Preparing for the cloud: the IT manager's first steps

Posted by Richard Mitton on 06/08/15 12:25

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You've identified the need to move some systems and processes (or all of them) into the cloud, read all the case studies, you're sure it's going to save you money and you're sure your organisational structure can make it work. Now it's time to take the plunge, what's next?

First up, the decision itself is probably less than 10 per cent of the job. Now IT managers must do their homework thoroughly, because a mistake here could cost you down the track. The secret to choosing the right cloud service is to let your data tell you what it needs. How big is your dataset(s)? How ‘bursty’ is it, and can you predict the ups and downs? Is it mission critical business data or non-live backup? Customers' credit card numbers or assets from an old marketing campaign? All those numbers, dates and demands will determine how much and what type of storage you need, how fast you have to move it between nodes or offices, how fast you need processes to run and every other aspect of your cloud workload to be. 

When you have all that information at hand, it's time to start talking. Start with the big public cloud operators like Google, Microsoft Azure or AWS, but make sure you engage a couple of third party cloud integration services or consultants too. Launch a tender process if it's appropriate. The key is to get the best possible information about which service (and provider) suits your particular circumstances. Providers are naturally going to say 'we are!' and consultants can introduce a little reality if you have unusual needs.

Your needs might be a simple as a Dropbox-style protected file sharing presence, or they might be so specialised that you require dedicated integration systems to make sure everything plays nice. As news and analysis website Thoughts on Cloud urges in this article, you can't do too much preparation.

Be adaptable

When you find a service you think you're happy with, you're still not quite there. Read the SLAs and fine print very carefully – bring in your in-house counsel or lawyer if need be – and make sure you understand every point. If your business grows and changes, you don't want to be locked in a contract that penalises you for going over an arbitrary processing, bandwidth or storage threshold. These and other essential questions to ask before you sign a cloud computing contract are listed in this Forbes article.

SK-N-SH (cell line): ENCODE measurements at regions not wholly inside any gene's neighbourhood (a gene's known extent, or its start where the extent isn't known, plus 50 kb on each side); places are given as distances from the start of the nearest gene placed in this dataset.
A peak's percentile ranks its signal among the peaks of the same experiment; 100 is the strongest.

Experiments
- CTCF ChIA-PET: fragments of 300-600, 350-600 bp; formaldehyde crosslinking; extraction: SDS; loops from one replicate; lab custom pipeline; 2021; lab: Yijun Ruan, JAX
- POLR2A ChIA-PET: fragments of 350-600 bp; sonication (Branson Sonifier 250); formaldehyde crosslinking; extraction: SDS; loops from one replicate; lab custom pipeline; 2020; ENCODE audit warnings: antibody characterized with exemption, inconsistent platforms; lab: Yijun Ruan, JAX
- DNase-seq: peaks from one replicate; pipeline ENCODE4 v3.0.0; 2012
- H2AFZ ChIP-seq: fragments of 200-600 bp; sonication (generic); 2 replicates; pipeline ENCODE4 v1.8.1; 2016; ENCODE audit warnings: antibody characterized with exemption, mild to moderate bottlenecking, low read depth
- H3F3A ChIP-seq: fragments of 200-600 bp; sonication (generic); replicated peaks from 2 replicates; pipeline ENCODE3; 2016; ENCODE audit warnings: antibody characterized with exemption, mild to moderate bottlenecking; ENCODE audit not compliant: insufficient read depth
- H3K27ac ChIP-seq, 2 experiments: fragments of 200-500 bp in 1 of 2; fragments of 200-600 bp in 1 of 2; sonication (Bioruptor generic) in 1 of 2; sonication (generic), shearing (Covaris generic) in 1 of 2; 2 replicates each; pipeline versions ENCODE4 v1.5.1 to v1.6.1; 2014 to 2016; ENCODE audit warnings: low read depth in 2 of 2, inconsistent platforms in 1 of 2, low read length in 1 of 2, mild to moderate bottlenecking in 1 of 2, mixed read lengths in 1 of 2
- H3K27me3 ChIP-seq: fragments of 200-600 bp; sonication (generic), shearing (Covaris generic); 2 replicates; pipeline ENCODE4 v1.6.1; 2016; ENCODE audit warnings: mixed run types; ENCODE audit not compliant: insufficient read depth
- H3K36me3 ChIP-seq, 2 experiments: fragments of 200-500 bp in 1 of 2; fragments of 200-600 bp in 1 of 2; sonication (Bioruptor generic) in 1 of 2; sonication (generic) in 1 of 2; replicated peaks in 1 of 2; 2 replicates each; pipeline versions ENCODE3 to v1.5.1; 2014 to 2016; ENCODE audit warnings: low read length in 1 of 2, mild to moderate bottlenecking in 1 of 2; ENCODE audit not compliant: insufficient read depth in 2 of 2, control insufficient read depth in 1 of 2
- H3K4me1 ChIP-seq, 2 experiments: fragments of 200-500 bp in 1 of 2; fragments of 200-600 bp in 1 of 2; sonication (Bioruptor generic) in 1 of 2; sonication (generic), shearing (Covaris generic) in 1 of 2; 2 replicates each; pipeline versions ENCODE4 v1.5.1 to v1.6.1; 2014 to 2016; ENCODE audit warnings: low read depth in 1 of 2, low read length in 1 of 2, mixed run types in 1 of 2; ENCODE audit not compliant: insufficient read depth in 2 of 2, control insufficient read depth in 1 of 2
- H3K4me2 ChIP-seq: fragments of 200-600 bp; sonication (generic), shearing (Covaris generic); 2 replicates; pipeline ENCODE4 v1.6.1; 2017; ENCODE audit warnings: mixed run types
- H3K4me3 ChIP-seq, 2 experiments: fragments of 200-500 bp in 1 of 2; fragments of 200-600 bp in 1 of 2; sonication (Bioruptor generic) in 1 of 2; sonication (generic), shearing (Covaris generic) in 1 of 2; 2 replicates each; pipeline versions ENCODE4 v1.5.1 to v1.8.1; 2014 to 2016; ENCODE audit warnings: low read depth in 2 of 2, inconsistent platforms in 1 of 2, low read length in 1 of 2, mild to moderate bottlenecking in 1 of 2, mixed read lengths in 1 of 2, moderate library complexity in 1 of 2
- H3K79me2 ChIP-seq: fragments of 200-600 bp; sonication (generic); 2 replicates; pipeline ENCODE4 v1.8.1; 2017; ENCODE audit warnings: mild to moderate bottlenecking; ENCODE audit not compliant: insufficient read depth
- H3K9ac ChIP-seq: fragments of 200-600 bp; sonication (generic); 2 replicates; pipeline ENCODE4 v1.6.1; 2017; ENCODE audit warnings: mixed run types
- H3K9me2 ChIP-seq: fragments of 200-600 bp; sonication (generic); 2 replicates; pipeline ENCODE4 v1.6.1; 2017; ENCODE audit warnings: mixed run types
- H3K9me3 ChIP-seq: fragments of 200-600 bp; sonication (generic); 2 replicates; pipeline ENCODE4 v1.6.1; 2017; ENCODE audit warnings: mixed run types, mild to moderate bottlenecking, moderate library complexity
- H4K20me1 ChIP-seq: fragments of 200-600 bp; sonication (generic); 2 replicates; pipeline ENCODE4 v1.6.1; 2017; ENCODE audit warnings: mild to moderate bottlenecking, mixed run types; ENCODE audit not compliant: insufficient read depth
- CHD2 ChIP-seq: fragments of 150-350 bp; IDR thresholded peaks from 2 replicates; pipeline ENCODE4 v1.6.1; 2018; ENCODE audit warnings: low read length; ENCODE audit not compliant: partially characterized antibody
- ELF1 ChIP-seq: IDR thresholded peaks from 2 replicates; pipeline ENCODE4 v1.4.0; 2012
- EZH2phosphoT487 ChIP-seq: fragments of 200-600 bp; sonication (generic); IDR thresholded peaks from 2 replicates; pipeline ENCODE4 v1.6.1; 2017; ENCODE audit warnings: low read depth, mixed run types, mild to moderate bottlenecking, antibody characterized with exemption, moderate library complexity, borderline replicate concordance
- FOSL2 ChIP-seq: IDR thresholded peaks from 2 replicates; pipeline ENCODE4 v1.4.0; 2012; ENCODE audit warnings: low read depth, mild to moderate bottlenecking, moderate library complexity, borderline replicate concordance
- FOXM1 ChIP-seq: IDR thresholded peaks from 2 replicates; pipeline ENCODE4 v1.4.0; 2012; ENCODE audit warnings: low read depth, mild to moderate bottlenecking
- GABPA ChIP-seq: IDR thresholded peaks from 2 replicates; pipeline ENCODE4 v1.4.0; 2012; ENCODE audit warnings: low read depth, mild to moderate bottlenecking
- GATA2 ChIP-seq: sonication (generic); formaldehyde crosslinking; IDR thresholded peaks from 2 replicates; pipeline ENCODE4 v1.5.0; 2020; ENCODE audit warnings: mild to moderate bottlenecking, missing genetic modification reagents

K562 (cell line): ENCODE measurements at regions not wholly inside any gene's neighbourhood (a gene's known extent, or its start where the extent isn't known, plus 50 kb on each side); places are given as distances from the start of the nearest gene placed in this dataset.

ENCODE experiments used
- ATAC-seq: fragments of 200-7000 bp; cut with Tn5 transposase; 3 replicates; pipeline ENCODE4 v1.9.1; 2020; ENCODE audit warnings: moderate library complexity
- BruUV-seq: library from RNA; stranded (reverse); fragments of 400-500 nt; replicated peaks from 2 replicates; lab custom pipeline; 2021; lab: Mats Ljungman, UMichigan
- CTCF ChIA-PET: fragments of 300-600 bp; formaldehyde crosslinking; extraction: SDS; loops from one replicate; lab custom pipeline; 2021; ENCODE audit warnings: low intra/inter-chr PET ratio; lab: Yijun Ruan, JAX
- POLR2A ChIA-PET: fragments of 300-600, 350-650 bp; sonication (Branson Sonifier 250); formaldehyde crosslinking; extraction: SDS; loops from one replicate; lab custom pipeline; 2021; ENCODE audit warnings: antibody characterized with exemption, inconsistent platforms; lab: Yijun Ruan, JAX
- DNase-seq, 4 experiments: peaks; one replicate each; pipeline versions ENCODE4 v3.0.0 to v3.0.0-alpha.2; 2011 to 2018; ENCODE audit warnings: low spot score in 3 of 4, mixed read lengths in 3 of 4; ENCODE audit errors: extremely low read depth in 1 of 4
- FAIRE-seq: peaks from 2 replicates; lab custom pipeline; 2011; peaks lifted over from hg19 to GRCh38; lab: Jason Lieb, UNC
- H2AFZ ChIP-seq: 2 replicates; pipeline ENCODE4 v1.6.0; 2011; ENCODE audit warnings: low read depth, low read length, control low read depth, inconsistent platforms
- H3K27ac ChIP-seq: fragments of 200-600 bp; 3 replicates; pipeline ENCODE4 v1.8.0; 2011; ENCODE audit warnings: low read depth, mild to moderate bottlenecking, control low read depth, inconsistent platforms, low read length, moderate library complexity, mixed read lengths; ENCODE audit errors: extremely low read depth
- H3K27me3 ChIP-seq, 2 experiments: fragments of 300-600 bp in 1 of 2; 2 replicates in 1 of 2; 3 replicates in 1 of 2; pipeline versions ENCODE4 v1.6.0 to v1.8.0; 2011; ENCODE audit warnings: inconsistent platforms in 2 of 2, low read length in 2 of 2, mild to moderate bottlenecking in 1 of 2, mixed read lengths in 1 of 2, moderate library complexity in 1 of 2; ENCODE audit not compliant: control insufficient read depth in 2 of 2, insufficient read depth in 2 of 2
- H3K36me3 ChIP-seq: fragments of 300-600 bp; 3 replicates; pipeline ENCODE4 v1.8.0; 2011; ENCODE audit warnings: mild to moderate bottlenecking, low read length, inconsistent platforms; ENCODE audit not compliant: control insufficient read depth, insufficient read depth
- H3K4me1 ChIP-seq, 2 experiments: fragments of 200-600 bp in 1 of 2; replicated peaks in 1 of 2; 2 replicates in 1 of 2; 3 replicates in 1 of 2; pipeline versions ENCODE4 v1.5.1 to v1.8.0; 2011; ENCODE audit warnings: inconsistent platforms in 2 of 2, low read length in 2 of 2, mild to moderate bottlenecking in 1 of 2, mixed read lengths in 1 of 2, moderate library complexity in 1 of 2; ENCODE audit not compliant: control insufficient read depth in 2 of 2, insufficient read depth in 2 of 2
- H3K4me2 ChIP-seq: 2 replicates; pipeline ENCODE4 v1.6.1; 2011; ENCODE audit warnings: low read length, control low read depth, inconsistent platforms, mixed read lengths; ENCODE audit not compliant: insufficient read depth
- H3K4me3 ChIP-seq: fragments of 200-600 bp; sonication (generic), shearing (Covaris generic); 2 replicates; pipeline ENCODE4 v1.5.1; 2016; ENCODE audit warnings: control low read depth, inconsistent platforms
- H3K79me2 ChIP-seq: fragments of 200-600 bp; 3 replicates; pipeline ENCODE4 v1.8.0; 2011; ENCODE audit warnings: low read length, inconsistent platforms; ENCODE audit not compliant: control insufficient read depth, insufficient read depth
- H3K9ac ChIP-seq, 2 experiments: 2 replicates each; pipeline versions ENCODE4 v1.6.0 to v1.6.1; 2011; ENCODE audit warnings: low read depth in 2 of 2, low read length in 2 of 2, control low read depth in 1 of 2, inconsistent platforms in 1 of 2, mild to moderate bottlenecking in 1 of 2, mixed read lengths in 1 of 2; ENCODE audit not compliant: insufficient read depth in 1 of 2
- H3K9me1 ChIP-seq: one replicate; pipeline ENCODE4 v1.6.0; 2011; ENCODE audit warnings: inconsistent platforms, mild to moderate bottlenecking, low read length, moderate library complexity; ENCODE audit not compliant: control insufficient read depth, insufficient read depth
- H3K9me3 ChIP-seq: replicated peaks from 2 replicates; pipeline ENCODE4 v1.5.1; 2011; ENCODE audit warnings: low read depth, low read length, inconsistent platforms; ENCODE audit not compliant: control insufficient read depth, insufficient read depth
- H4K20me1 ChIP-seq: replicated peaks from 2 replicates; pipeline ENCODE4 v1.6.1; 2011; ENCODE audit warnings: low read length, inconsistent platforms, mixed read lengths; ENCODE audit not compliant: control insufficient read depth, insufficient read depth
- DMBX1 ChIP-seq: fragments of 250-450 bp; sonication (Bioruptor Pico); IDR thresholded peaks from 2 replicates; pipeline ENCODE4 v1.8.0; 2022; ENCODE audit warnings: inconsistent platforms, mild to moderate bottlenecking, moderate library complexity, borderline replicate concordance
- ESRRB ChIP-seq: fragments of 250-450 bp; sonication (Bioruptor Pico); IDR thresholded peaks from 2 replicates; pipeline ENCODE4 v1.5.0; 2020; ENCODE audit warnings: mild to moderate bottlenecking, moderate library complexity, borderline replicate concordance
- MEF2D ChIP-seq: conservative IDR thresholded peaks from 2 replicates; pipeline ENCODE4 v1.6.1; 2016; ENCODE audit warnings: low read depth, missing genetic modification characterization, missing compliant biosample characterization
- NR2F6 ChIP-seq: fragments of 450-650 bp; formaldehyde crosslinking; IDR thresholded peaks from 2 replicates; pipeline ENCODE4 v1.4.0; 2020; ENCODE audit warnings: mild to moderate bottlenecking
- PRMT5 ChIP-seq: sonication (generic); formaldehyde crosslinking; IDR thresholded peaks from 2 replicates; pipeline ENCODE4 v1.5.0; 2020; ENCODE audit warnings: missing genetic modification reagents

There's also nothing wrong with doing cloud adoption slowly and dipping a toe in the water. Select a task you already do on-premise that's not mission critical such as back ups and provision a cloud service to run it. Until you're certain you're getting value out of it you can run the process in-house at the same time. After all, there’s no such thing as too many back ups!

As you get comfortable with how providers operate you can start to move more processes and tasks into the cloud – everything from email or disaster recovery all the way up to multi-tiered database applications and payment gateways. The bigger and more complex the workload, the more tempted you might be to change things to suit the service – especially the clouds offered by the big providers that can seem to have one-size-fits-all approaches to the market. Stick to your guns. There's a service out there tailor made to your needs, so don't be afraid to move on to find it. It's something a good consultant or cloud service integrator will help you with, and is another reason to make sure you understand the SLAs and won't be penalised for breaking a contract.

Build relationships, not clouds

We live in a world of increasing hybridisation of cloud builds, where business IT takes place in on-premise private clouds and public services. You might not adopt cloud computing to that extent (although most of your contemporaries are, according to a survey from technology solutions provider Avanade), but adopting the cloud is about a relationship – not a transaction – something that must be taken into account when selecting a supplier.

As such, the best providers recognise that they'll work with you to integrate other systems, other methods and even other clouds. As Erez Yarkoni, Telstra Executive Director of Cloud, told ZDNet recently; "Cloud providers need to recognise the way forward will be collaboration, not competition. The organisation that works with multiple vendors to produce a customer-centric solution is the one that will be most successful in the cloud market in 2015”.

If you'd like to learn more about the cloud and your other options when it comes to an infrastructure refresh, click below to download our free eBook:

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Topics: IT Manager

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